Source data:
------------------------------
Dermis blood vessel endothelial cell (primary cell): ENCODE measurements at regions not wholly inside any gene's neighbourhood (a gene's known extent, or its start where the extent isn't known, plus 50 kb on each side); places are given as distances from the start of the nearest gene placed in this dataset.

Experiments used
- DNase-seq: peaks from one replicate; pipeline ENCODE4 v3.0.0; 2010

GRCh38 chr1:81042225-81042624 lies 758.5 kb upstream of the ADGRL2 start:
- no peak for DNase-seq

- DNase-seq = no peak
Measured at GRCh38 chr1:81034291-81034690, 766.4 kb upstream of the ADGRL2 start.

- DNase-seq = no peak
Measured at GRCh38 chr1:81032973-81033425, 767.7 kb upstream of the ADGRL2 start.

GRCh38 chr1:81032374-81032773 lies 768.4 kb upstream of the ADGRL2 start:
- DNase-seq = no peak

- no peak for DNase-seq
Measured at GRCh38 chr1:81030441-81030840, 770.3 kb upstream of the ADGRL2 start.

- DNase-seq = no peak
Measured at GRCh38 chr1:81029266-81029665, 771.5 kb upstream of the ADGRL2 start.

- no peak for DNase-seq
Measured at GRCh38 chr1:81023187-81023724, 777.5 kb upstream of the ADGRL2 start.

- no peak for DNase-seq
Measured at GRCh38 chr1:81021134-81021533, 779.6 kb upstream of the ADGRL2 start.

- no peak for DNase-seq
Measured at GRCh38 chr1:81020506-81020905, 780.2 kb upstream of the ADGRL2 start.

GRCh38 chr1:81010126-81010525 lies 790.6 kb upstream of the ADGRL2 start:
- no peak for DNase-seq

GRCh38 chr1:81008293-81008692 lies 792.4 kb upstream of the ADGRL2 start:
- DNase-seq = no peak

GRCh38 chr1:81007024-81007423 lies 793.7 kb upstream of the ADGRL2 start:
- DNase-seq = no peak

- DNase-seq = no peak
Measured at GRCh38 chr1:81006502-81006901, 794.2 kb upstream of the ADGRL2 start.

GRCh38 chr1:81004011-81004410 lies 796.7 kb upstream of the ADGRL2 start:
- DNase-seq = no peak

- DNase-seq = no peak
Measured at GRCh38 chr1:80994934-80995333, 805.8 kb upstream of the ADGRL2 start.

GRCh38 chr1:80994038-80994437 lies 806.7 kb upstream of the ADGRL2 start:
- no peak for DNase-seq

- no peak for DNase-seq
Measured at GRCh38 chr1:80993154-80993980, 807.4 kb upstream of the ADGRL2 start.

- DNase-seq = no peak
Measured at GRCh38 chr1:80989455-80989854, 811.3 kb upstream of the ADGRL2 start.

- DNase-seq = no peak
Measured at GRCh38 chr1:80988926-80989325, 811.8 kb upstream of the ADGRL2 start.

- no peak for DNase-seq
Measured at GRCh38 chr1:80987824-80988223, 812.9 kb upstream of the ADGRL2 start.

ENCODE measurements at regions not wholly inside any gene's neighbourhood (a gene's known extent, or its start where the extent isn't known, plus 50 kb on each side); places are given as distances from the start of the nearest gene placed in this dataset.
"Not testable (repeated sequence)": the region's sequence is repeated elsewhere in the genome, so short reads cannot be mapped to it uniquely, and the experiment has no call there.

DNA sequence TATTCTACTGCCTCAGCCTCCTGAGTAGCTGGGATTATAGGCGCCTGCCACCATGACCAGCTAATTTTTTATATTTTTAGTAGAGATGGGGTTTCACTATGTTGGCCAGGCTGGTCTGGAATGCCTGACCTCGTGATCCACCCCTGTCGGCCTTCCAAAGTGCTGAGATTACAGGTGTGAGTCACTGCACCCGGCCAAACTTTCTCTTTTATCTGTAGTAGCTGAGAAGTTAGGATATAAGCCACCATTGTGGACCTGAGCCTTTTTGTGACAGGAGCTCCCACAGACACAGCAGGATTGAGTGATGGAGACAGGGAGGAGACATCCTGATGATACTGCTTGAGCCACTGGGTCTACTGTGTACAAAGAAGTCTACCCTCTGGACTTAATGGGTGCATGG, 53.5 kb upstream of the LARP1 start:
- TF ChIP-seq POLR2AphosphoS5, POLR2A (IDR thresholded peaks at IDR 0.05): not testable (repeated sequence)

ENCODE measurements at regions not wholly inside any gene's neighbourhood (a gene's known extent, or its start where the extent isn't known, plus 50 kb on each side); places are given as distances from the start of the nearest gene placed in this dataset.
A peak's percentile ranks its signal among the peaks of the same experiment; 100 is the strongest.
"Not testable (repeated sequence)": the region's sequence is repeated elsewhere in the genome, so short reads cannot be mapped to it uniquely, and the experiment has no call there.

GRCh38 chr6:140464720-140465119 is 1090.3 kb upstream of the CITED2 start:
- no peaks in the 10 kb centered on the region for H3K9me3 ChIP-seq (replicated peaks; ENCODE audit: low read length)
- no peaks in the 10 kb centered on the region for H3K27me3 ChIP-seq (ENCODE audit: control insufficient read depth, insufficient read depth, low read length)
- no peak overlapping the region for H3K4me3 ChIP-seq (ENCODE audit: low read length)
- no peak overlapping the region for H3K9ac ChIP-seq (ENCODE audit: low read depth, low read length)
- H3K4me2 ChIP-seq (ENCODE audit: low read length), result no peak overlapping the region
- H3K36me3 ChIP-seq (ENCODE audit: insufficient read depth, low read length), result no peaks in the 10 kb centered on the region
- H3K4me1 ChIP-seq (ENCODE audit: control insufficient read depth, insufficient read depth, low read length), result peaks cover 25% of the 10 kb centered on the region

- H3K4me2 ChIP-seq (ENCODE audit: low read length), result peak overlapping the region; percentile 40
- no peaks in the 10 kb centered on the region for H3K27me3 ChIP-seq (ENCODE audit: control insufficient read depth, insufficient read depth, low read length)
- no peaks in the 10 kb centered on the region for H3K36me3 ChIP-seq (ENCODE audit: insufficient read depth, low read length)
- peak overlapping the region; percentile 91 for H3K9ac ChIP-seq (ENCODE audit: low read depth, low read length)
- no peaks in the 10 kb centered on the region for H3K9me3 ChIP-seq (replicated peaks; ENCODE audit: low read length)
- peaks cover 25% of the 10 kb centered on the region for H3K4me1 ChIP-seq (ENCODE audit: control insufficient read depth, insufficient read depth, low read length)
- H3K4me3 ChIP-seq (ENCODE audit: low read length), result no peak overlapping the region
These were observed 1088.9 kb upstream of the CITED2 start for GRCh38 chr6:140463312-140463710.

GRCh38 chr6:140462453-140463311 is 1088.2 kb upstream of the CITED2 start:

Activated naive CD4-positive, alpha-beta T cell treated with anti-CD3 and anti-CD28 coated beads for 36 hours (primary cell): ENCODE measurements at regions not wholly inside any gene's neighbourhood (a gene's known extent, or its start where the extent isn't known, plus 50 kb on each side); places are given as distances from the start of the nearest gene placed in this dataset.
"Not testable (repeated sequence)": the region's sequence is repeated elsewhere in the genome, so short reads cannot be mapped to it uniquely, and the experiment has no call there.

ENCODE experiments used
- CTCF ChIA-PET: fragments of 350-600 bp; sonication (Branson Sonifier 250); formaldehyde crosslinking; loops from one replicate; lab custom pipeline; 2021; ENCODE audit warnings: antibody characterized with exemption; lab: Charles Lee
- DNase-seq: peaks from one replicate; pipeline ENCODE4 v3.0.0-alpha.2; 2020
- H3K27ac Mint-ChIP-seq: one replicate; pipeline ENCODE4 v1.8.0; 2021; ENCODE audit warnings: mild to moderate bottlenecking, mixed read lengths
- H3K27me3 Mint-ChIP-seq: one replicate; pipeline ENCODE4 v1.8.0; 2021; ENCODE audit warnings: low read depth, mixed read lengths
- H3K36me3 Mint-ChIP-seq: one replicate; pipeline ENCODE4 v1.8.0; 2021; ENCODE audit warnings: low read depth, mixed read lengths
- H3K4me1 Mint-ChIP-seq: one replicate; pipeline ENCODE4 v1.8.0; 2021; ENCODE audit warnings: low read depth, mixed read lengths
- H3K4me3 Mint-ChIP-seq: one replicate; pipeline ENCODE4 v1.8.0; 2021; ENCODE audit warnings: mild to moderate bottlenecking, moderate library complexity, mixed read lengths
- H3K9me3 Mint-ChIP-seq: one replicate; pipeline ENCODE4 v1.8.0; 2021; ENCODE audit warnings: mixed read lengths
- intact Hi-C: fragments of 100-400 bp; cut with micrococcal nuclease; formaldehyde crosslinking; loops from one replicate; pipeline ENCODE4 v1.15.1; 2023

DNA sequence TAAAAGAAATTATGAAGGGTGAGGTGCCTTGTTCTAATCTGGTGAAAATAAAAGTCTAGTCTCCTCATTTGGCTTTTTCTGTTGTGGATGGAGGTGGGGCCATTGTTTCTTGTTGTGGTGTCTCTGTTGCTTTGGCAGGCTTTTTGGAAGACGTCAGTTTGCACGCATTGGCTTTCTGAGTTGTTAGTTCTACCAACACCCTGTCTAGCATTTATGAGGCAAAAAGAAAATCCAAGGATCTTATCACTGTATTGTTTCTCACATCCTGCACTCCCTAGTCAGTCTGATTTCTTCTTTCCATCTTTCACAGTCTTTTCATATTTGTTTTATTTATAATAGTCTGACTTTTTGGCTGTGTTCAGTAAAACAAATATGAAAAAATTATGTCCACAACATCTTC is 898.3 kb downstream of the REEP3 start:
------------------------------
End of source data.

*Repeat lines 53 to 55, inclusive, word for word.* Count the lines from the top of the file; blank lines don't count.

- no peaks in the 10 kb centered on the region for H3K27me3 ChIP-seq (ENCODE audit: control insufficient read depth, insufficient read depth, low read length)
- no peak overlapping the region for H3K4me3 ChIP-seq (ENCODE audit: low read length)
- no peak overlapping the region for H3K9ac ChIP-seq (ENCODE audit: low read depth, low read length)